Amid the compressed 2020 sports calendar that has been fundamentally readjusted due to the ongoing Covid-19 pandemic, the sports television ratings headlines are arriving even faster and more furiously than usual.
And within that torrent of data, there is growing industry concern that even top-tier American sports properties have shown marked broadcast audience softness. The National Hockey League ended its readjusted Stanley Cup Finals down by 62 per cent in viewership compared to 2019. The National Basketball Association was also down by 50 per cent for the NBA Finals through Game Three. Tennis’ US Open saw its viewership also fall by nearly half this year.
Even the mighty National Football League was down by 10 per cent in viewers through its fourth week of the 2020 season.
But what do any of those grim indicators really mean?
The short answer is that it is essentially impossible to know, certainly not anything definitive where meaningful, long-term conclusions can be drawn. And in an unprecedented year already filled with vexing questions, television audience measurement representing a key underpinning of the entire sports industry now finds itself, at least for the moment, considerably impaired.
None of the aforementioned properties and events, not to mention many other smaller ones, have faced remotely the kind of sports programming competition as they have this year with all of them now essentially happening on top of each other.
The NBA Finals, for example, is typically staged in June, facing no competition from first-run network entertainment programming, and for the most part battling only weekend golf and regular season Major League Baseball for sports viewership. By that point in the year, schools in many parts of the United States have also let out for the summer.
This year’s slotting of the NBA Finals, by contrast, was in an early fall-time period jam-packed with major sports competition, other network shows, new on-demand streaming options, and schools across the country in full flight, either in-person or virtually.
Similar stories can be told for other major events such as the Kentucky Derby and Indianapolis 500, each held in the springtime for more than a century, that were shifted this year to new dates later on the calendar and then saw ratings declines of more than 30 per cent.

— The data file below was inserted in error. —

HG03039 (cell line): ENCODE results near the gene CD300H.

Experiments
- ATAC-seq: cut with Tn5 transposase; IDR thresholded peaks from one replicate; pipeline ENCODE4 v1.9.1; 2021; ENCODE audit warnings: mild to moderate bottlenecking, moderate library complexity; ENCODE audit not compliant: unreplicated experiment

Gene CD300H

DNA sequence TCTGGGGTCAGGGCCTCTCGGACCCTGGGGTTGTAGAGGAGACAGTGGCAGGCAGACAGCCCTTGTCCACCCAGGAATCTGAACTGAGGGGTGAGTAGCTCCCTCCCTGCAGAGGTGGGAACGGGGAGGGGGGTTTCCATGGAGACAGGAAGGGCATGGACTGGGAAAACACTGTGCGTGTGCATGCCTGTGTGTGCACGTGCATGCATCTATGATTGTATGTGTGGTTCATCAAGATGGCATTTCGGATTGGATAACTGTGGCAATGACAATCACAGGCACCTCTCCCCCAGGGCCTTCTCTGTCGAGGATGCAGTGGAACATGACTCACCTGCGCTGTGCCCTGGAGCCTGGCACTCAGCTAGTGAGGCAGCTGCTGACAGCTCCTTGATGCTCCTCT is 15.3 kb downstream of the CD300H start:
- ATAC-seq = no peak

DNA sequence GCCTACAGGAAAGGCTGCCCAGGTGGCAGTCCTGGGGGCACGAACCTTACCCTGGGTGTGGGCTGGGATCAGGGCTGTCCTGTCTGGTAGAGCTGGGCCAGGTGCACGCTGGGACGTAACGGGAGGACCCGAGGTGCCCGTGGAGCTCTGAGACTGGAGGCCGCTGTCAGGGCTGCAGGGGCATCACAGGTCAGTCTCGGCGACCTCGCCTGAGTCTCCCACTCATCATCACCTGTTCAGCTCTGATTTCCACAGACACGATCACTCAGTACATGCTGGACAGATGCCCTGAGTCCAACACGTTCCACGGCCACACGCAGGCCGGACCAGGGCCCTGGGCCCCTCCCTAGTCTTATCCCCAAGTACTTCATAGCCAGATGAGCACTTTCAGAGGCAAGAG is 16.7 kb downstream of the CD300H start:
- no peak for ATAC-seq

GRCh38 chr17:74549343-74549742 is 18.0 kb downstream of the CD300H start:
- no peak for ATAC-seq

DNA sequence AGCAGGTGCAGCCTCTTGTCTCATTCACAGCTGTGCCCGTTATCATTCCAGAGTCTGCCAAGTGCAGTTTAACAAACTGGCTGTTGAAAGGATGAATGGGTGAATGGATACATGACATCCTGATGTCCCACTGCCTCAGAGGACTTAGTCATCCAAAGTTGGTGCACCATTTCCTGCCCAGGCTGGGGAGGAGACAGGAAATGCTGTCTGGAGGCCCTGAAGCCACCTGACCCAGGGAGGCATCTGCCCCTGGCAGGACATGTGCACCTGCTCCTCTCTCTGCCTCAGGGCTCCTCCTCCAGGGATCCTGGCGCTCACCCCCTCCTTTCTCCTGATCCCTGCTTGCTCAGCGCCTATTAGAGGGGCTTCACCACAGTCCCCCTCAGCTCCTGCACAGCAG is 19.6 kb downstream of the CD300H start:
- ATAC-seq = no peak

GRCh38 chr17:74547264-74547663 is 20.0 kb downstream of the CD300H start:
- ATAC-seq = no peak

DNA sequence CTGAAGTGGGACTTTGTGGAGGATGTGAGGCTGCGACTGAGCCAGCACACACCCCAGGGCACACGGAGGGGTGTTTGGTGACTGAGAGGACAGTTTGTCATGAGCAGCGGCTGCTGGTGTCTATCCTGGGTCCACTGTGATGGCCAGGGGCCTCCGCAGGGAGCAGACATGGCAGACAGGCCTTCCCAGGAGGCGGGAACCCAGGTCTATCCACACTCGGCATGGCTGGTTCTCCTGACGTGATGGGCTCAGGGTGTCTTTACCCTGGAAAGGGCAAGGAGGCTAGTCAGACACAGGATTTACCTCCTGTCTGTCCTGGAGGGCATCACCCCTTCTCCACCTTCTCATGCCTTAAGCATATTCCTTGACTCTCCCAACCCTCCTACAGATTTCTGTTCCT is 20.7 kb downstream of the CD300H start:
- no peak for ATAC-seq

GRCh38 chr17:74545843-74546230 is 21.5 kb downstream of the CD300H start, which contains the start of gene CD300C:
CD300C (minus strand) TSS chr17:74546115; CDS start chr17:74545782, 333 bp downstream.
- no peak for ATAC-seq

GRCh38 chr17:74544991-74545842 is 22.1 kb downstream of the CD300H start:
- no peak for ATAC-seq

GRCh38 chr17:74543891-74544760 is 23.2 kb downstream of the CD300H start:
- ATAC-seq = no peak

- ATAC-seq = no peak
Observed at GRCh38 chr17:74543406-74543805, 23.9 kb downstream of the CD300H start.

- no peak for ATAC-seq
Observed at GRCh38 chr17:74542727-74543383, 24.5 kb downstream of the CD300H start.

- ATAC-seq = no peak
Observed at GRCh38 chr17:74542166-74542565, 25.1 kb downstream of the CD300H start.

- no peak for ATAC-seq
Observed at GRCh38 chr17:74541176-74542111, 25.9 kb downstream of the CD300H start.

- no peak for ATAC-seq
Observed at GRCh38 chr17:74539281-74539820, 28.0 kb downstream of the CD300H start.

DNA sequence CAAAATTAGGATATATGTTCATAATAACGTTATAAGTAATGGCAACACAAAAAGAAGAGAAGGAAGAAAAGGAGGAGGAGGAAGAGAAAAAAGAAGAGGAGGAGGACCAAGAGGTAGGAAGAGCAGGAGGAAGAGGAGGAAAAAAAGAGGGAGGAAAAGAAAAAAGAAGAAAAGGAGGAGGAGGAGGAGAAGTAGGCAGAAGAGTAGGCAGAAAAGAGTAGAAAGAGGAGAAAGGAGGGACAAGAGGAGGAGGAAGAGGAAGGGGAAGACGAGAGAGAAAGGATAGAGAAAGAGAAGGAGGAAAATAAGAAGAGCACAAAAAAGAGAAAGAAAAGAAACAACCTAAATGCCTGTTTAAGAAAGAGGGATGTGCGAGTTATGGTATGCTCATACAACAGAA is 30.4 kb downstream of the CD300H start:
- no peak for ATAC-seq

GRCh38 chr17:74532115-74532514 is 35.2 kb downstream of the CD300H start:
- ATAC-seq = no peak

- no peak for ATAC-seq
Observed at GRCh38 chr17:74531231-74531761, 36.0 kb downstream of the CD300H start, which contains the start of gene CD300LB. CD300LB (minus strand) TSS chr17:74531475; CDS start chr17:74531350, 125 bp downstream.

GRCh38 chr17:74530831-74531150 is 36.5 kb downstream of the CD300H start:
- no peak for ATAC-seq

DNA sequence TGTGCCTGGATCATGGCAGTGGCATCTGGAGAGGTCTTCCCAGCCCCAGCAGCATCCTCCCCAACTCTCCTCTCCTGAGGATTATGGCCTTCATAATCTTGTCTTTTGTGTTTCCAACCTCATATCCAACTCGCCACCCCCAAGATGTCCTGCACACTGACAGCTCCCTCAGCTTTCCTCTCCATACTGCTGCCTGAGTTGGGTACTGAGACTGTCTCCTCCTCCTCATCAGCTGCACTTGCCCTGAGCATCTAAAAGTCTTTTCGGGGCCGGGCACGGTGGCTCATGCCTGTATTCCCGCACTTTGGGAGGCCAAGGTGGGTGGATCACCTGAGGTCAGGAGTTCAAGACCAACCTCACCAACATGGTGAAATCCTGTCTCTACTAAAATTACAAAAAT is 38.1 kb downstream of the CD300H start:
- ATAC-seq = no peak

The collective result immediately recalls the old trope of comparing apples and oranges. Rather than fruit, though, Fox Sports’ executive vice-president and head of strategy and analytics Mike Mulvihill, a longtime prominent voice on sports ratings, used pizza as his preferred food metaphor to help explain the pandemic-imposed programming glut and its impact on viewership.
“If you share a pizza with two friends every Saturday, but then one Saturday five friends show up, what do you personally get? Less pizza,” Mulvihill tweeted. “But what’s just as popular as it was a week ago? Pizza. That’s it. And now I’m hungry. #sportsisthepizza.”
The analytical difficulties for current sports TV ratings, however, go even further. There is, of course, the meaningful qualitative difference of seeing a playoff game on TV that is electric with energy from attending fans versus one staged in an empty venue with piped-in audio. That is precisely why World Wrestling Entertainment has moved to create its WWE Thunderdome, encircling the ring in a closed arena in Florida with virtual fans, in a bid to revive sagging ratings for some of its showcase programs.
Adding to all that are accelerating trends around consumer cord-cutting, likely amplified even further by pandemic-related economic hardships.
And then there is the impact of the chaotic American political scene amid the upcoming presidential election, with seismic news breaking in that space nearly every day. Cable news coverage is up by double-digit percentages, while recent candidate debates have generated viewership figures generally only seen by NFL playoff games and the Super Bowl.
These issues are precisely why the NFL recently sought to reassure team owners, reminding them in a memo that the league’s ratings have declined during each of the last six US presidential election cycles.
So does that mean we should ignore ratings data altogether until the pandemic is over and leagues are able to return to their normal calendars? Certainly not. Billions in advertising dollars are still spent every year around American sports, and all sorts of programming and marketing decision-making across the industry still relies heavily on those viewership numbers, and some smaller insights are still possible.
But the presence of all these historic anomalies does mean the absolute value of current TV ratings data is diminished until the industry returns to some sense of normality. Any recent in-venue attendance number, while interesting as more leagues and teams open their doors again to fans, doesn’t mean much of anything compared to prior years. TV ratings for now should be treated similarly.